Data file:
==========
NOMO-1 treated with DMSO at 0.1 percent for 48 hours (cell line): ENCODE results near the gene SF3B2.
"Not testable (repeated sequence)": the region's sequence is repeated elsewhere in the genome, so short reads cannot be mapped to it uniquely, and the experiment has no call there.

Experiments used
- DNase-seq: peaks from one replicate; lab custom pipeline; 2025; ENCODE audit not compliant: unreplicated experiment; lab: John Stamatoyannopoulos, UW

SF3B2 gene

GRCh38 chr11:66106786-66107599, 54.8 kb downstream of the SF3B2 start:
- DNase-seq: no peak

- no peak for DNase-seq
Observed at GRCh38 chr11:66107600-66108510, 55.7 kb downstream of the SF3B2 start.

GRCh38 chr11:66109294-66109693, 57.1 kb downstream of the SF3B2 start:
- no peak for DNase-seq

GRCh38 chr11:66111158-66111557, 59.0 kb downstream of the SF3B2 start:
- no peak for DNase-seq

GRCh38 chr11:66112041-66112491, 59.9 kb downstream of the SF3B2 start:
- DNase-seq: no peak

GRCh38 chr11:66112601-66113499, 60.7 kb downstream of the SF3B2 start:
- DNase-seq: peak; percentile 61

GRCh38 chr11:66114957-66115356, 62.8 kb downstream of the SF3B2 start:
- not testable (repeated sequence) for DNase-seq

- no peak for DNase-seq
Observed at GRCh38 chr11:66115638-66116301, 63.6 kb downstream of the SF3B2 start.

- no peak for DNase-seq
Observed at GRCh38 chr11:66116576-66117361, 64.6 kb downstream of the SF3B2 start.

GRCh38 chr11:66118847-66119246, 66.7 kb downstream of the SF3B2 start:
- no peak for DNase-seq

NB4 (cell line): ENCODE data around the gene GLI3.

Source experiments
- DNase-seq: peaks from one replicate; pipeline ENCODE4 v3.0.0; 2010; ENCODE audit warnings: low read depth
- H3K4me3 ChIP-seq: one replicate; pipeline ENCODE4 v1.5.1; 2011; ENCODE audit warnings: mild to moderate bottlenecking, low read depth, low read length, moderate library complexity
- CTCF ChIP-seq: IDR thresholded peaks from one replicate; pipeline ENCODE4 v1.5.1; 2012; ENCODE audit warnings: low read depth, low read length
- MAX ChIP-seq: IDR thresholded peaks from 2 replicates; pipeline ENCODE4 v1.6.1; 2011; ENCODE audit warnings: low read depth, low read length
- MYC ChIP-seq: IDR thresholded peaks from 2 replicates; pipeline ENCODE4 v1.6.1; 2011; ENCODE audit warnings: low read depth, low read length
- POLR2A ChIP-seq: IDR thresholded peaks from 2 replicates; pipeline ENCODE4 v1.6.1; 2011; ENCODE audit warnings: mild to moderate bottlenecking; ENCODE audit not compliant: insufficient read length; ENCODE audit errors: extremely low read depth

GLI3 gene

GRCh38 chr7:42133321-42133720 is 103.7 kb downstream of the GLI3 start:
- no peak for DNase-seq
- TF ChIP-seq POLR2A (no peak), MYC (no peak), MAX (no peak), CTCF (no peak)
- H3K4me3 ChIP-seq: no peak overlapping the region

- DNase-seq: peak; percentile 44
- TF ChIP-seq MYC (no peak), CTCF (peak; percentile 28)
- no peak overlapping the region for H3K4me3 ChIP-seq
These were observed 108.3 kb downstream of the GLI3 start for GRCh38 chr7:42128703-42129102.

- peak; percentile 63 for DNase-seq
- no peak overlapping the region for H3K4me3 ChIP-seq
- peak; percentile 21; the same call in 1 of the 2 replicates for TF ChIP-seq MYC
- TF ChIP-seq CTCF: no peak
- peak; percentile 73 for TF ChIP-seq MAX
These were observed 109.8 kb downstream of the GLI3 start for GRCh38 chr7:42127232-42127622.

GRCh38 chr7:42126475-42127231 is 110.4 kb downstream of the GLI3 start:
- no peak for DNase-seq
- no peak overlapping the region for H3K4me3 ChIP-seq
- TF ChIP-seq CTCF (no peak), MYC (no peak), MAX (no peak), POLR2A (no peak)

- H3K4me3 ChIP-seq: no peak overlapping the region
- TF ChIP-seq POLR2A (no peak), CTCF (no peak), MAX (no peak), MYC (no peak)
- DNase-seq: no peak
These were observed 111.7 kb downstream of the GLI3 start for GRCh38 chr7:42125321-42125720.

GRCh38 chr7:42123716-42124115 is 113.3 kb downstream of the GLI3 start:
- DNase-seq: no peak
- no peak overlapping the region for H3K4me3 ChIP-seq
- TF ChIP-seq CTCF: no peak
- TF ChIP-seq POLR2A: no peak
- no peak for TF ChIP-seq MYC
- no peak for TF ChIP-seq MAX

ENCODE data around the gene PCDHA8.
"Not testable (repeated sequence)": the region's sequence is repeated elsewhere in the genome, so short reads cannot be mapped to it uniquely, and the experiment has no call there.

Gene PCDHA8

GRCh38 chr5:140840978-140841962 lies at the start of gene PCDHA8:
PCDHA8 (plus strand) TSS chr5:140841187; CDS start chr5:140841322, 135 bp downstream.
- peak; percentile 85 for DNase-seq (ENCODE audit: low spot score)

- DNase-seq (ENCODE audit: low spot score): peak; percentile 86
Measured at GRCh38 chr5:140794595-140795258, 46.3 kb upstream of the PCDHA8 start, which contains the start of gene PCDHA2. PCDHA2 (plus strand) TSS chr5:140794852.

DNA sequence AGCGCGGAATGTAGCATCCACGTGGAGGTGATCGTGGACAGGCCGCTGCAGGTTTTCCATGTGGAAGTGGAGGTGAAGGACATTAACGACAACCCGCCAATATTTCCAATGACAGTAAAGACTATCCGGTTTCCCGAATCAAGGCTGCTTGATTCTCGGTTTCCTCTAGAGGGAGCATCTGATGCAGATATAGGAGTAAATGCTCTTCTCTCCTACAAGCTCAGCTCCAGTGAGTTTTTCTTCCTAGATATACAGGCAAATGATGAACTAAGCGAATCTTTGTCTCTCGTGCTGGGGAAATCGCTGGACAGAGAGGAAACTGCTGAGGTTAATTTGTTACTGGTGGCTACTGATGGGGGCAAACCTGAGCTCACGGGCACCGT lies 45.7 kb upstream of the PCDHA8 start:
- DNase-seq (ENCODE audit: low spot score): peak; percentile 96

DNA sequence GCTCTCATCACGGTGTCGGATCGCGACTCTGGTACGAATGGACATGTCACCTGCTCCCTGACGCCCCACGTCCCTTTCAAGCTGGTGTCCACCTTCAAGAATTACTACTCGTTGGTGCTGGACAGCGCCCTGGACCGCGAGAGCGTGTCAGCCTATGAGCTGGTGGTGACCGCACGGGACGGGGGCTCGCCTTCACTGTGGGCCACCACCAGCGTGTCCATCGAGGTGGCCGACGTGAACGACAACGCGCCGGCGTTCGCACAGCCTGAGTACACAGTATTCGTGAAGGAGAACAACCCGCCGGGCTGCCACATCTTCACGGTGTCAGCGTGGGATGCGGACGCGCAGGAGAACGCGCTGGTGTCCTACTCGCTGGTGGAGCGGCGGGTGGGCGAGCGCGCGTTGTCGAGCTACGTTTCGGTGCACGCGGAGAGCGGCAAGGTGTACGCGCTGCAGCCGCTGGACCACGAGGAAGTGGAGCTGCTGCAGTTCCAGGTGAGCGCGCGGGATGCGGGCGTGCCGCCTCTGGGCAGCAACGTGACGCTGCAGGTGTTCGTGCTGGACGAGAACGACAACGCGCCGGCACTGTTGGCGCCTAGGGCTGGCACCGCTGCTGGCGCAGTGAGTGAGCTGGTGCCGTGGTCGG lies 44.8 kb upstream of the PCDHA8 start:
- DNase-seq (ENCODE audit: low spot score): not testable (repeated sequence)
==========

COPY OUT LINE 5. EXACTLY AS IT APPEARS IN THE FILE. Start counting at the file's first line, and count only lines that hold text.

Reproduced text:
SF3B2 gene